Fresh from the launch of a $1 billion build-to-rent fund, developer Tim Gurner has a lot to be optimistic about.
Gurner will join The Urban Developer’s upcoming Australian Property Development Outlook vSummit on Thursday 25 February.
“Decisions are not coming easily at the moment, they have been ridiculously hard, but we have come through a very tough year,” Gurner told The Urban Developer.
“Everything is taking a little bit longer than it usually would and we are approaching new opportunities cautiously.
“There has been a huge team effort and a crazy amount of work across the last twelve months that has allowed us as a business to take advantage of new opportunities that are opening up across the residential market as others pause or vacate.”
The Melbourne-based developer, who has completed upwards of 5,700 apartments and holds a $3 billion pipeline, launched the build-to-rent development fund amid a flood of capital pouring into the nascent sector.
The fund will be seeded by three Melbourne projects, two of which will be located in St Kilda and another in the city’s inner-north, comprising upwards of 1,100 units.
“Build-to-rent has been on the cards for about four and a half years and for a long time it was very hard for me to look at it and wonder how it would make sense,” Gurner said.
“There has now been a huge shift in demographics with nearly 50 per cent of Australia’s population now sitting between 25 to 40 years old and that isn’t going to change any time soon.
“Coupled with interest rates being so low, construction prices coming back a bit, a little bit of help from government and the fact that the rental population is growing; and significantly, we felt it was the right time.”
Gurner has partnered with real estate investment house Qualitas to back its maiden build-to-rent projects in Melbourne, with plans to expand to Sydney, Brisbane, Adelaide and New Zealand.
“People are now asking about the style of product we will be creating under the build-to-rent arm of the business,” Gurner said.
“Our core values and approach has always been around the inner-city suburbs of Melbourne, very close to the CBD but not in the CBD, a high percentage of the population 25 to 40 year olds, and with restaurants, clubs and entertainment nearby.
“For build-to-rent, it is exactly the same approach and we are looking at exactly the same profiles but this time in diverse locations.”
Gurner said his decision to take advantage of a looming shortage of rental housing expected over the next three to four years, had been made possible by the strength of the brand and its financial relationships.
Gurner’s partnerships with proactive non-bank lenders, such as Qualitas, had enabled the business to move into uncharted territory.
“Many feel there is next to no supply coming through the market, and that it will remain that way over the next 18 to 24 months,” Gurner said.
“I see this as an opportunity and remain incredibly optimistic.
“As a country, we have been through extreme events like wars and economic downturns before and coped very well.
“We are probably ahead of schedule due to the vaccine rollout and I firmly believe things will return to normal very soon, and arguably stronger than before thanks in part to how well we as a nation have dealt with the pandemic.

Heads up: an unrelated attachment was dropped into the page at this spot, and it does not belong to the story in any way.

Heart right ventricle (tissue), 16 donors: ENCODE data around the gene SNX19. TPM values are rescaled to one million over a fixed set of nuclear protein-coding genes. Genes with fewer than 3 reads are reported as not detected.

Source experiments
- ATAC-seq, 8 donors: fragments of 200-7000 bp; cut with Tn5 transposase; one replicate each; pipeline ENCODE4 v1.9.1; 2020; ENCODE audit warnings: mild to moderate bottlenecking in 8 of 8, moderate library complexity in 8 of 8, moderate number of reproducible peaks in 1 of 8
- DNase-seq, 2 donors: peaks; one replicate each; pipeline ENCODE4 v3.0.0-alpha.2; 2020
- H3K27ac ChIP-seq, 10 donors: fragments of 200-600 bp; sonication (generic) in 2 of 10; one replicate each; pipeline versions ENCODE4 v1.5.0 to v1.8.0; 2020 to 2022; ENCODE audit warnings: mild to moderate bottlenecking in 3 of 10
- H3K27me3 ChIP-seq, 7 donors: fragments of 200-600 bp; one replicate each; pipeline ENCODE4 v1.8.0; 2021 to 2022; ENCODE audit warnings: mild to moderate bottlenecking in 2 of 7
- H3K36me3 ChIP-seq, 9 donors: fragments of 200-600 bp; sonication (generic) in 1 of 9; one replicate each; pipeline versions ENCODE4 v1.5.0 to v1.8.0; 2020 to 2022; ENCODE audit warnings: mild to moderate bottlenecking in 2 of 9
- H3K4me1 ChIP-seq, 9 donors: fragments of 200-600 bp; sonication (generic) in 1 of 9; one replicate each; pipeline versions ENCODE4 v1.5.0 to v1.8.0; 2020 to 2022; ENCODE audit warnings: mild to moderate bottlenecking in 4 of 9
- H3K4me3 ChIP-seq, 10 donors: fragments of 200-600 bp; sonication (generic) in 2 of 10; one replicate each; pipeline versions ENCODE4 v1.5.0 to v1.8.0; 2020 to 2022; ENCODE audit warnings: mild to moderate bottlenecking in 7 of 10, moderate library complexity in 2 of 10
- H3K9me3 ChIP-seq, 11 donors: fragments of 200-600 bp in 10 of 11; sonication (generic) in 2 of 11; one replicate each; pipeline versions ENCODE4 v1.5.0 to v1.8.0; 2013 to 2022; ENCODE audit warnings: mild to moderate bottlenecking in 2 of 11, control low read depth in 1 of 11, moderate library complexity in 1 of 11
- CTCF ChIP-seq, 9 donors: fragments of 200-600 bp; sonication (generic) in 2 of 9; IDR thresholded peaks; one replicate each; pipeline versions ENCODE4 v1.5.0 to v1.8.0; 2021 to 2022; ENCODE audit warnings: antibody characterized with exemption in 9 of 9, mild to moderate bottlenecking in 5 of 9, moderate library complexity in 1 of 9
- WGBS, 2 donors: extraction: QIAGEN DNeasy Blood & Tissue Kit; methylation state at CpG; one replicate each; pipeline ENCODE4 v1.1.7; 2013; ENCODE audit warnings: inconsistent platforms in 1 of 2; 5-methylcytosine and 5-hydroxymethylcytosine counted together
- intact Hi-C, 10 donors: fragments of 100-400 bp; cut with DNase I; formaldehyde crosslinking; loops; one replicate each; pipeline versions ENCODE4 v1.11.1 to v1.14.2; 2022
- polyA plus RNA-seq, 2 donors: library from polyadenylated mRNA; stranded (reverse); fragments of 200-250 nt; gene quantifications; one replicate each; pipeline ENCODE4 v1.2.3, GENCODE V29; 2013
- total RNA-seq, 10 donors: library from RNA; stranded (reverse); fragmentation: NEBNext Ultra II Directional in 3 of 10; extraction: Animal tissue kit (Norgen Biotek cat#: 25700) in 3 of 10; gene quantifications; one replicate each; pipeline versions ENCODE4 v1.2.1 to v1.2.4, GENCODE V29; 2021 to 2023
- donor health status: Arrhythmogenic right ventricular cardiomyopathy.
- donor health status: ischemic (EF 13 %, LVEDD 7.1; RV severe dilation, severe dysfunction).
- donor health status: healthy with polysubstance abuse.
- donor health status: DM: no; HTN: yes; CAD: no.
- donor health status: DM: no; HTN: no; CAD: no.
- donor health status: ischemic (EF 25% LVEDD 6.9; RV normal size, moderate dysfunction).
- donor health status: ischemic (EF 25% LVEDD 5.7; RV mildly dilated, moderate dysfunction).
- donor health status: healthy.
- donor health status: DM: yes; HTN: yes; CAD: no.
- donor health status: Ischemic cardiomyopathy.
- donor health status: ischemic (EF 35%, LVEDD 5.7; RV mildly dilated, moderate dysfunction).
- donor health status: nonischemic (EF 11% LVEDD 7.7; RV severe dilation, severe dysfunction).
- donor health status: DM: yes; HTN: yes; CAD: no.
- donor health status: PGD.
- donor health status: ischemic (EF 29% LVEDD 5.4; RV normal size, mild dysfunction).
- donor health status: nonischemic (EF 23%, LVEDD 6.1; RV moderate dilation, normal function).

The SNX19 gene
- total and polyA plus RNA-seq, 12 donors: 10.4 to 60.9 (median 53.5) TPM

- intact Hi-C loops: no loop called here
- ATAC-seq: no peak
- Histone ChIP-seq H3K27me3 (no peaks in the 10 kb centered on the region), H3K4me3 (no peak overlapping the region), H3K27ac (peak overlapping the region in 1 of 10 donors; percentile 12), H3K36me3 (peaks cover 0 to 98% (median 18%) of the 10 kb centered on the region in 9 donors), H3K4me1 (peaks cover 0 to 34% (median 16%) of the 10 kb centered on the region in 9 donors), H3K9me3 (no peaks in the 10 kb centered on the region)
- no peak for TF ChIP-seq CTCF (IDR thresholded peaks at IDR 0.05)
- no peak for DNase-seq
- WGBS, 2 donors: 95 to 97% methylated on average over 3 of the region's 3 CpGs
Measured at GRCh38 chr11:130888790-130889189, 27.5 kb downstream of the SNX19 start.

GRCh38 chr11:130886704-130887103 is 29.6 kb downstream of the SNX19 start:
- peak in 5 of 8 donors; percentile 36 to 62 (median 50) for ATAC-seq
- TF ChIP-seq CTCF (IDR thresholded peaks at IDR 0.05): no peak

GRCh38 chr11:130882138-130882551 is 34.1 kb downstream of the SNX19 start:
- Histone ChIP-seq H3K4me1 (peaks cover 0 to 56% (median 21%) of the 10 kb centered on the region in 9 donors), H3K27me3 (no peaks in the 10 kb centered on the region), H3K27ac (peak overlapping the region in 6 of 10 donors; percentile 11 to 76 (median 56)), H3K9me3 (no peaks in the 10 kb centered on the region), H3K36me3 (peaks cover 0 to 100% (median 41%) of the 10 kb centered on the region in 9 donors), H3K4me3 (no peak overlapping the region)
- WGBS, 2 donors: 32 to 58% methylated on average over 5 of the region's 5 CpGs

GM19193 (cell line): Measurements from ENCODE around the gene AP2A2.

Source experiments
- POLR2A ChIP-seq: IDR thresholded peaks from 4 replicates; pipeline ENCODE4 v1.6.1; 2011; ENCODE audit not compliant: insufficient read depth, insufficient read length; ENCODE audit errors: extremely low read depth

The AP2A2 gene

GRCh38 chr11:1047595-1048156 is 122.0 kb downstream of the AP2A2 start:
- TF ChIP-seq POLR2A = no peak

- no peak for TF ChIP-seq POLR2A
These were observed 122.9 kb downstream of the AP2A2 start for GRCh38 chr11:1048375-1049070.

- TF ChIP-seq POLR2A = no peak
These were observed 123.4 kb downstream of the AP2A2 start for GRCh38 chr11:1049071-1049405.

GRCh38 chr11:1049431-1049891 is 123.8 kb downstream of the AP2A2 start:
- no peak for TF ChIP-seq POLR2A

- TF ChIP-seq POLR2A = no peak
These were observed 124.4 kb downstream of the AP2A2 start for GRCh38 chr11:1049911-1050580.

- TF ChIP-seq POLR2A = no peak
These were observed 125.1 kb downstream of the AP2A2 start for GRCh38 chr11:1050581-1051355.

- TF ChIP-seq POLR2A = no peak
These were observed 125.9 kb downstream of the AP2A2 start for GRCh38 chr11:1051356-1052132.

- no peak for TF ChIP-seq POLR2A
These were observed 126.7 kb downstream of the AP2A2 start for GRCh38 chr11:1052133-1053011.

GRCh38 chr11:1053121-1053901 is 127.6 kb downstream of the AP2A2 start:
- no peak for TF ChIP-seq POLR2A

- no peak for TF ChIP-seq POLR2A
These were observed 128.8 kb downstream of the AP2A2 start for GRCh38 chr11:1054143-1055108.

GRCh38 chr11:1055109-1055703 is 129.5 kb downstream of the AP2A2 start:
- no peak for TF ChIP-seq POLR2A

“When international travel resumes we are going to see a huge influx of people and the federal government will waste no time ramping up migration.
“I believe we will see a very strong population story in two to three years time and very strong downward pressure on supply and new apartments coming through.”
Prior to the pandemic, the country’s population was on track to hit more than 30 million people by 2030 and Gurner is banking on that growth to resume, turning his attention to the nation’s "two speed" hotel market.
Gurner last week signalled the arrival of his boutique hotel brand Club Maison, modeled closely on Soho House in London and New York, lodging plans for the first of 20 new sites.
Gurner also broke ground on his $120 million Collingwood hotel project Atelier, to be managed by Sydney chain Veriu, after securing a $55 million loan from ANZ Bank.
“At a time when a lot of people are getting out of hotels and things are looking counter cyclical, we are breaking ground,” Gurner said.
“Hotels, notoriously in the higher end bracket of income generating asset classes, remain exciting to me and allow us as a business to show off our creativity and eye for design.
“These Club Maison projects are smaller assets that we will hold over the long-term.
“They are not going to compete with the top tier brands of the world, but what they will do is offer something completely different.
“While the initial hotels will be on the east coast we are having a good look at Perth at the moment and potentially some regional locations in other states.”
While the developer delves deeper into new asset classes across retail, hotel and mixed-use, build-to-sell apartments remain Gurner’s central focus.
Approval has also been secured for three apartment towers, worth $1 billion, in Melbourne’s 480-hectare Fishermans Bend urban renewal precinct.
Gurner will be joined by Fiducia development director Marie Doyle, Consolidated Properties Group chairman Don O’Rorke and Wel.Co managing director Andrew Welsh at The Urban Developer's upcoming vSummit to discuss the residential recovery ahead and the opportunities developers should be capitalising on.
To register for this upcoming event, click here.